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Seyfarth, Felix C
Freie Universität Berlin, FB Kultur und Geschichte (Hg.)
Publication year: 2019

Web version: “Blended Learning in (fr)agile Contexts” | PDF version: “Blended Learning in (fr)agile Contexts”

The creation of the program “Intellectual Encounters of the Islamicate World” at the Freie Universität Berlin was a shared initiative of stakeholders for the internationalization of higher education and development in Germany to pilot an online master degree. Growing awareness of the crucial role that access to higher education and advanced professional training play for economic development in fragile contexts culminated in the launch of an online master program, which was expected to foster capacities for intercultural dialogue in future professionals and to broaden access to advanced graduate degrees for marginalized groups.

Between 2013 and 2019, this digital intervention had to balance a complex set of higher education, development, and political goals. Operating within the fairly rigid legal and organizational framework of a German university, the project team succeeded in overcoming expected and unexpected challenges while relying on limited resources. The shape they gave to the resulting project displays a number of unique characteristics, unforeseen and unplanned at launch time. For the academic component of instruction and assessment, the team developed innovative blended-learning approaches and instructional formats. Likewise, the project saw the emergence of effective administrative workflows and suitable strategies for flexible project management.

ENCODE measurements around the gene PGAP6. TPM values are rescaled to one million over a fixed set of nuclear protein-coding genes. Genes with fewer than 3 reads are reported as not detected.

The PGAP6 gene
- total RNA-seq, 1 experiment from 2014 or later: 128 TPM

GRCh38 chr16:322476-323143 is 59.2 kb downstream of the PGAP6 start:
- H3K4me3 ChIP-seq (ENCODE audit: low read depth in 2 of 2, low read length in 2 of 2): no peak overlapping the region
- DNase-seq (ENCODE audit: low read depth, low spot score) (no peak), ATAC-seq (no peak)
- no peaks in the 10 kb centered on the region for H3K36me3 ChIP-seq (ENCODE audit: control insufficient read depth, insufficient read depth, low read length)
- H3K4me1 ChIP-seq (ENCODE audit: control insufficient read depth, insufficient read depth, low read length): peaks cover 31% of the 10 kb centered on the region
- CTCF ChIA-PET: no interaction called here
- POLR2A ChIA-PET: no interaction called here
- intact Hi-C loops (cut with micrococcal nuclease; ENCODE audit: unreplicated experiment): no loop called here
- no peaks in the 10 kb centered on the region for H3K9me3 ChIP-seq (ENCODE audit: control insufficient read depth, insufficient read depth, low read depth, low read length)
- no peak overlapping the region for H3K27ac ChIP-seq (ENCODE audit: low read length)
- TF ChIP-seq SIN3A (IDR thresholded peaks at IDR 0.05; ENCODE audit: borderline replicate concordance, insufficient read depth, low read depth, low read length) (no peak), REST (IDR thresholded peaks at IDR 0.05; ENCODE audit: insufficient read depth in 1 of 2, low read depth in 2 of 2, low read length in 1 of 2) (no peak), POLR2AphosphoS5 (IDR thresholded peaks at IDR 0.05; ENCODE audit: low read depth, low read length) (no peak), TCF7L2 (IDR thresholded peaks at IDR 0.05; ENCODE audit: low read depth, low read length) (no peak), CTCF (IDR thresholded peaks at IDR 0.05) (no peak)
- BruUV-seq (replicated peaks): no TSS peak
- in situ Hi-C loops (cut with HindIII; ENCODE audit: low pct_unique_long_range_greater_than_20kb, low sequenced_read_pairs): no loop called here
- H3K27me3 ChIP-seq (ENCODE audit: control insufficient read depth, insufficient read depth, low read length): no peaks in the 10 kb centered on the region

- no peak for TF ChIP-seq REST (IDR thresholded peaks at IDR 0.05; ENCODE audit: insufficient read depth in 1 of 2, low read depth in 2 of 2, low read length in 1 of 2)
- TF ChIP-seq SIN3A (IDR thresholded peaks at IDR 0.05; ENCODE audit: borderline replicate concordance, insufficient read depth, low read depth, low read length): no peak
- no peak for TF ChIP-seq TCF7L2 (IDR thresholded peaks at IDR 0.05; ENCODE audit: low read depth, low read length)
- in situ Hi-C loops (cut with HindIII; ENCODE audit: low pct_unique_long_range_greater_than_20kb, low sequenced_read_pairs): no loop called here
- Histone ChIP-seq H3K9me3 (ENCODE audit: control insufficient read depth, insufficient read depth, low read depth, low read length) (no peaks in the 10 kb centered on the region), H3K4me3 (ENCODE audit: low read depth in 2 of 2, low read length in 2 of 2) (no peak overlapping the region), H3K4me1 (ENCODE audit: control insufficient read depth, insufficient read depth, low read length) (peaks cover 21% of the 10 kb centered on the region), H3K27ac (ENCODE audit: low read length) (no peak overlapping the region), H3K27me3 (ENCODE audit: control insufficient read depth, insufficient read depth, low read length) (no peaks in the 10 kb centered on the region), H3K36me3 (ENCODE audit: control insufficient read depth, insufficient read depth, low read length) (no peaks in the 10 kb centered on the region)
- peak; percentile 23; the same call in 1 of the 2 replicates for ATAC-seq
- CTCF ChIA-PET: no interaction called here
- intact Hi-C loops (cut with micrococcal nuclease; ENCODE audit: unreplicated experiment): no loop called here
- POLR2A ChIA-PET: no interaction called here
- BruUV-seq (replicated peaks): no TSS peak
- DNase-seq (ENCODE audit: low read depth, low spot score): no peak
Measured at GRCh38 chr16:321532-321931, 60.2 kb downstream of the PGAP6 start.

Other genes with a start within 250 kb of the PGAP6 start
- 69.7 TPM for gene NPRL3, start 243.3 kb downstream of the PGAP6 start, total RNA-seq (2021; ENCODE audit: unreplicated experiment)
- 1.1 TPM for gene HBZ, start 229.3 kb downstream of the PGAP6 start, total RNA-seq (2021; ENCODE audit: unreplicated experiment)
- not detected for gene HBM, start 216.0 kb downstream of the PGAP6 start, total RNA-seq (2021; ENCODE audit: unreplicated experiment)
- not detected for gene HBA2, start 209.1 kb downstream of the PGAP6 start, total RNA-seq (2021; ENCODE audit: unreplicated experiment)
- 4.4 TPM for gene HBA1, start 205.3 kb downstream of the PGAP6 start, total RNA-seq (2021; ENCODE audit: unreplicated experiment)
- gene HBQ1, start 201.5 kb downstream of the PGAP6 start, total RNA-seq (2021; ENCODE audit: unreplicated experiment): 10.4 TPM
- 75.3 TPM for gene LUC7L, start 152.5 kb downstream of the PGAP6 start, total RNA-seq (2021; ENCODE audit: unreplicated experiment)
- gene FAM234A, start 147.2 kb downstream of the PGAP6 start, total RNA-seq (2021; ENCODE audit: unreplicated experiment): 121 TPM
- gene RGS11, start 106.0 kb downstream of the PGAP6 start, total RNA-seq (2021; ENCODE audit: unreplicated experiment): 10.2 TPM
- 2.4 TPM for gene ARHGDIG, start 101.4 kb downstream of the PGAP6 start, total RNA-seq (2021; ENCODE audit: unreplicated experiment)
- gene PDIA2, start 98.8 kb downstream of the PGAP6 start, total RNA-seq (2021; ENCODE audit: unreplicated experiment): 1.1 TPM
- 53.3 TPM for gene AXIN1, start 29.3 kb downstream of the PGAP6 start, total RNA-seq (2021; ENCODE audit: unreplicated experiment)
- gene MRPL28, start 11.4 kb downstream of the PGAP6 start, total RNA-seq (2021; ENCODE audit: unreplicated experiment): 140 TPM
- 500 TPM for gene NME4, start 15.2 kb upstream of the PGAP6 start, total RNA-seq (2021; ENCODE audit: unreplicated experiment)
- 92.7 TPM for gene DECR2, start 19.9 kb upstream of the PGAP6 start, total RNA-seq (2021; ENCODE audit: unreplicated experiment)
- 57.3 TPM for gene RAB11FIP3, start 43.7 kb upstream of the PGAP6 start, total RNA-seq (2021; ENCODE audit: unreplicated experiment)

This handbook attempts to capture key aspects of the project design processes in order to make them available to a broader audience for discussion and reflection. Drawing on numerous aspects of administration, multiple stakeholder perspectives and occasional anecdotes of the project history as recounted by various participants, its pages contain a concise, ex-post interpretation of crucial milestones factoring in the project’s success. Although they are intimately connected and mutually constitutive in reality, they have been separated here analytically.
One half of this handbook illuminates strategies for the design of an academic format geared to skills-training in transdisciplinary research and intercultural dialogue, viewed from learning and instruction perspectives. The ultimate form of the program’s educational design was influenced strongly by the cognitive skills defined as successful learning outcomes and by the blended learning technologies available at the time. The insights captured here may prove useful to developers of technology-enhanced learning arrangements that are expected to offer a composite of cognitive skills, both disciplinary and general, suitable for graduate or post-graduate students of higher education.
The other half of this handbook takes an administrative perspective to describe salient aspects of project design. The work of organizing and governing an interdisciplinary distance-learning program for students from a fragile context must address the contiguities of socio-politically fragile contexts. Strongly shaped by concrete political and cultural tensions, a key requirement for the project’s functionality was its strategic compatibility with the higher education landscape in Germany and operational compliance with its host university in Berlin. It may therefore yield reference points for practitioners negotiating the challenges entailed in bridging similarly fragile contexts within a more structurally robust educational environment.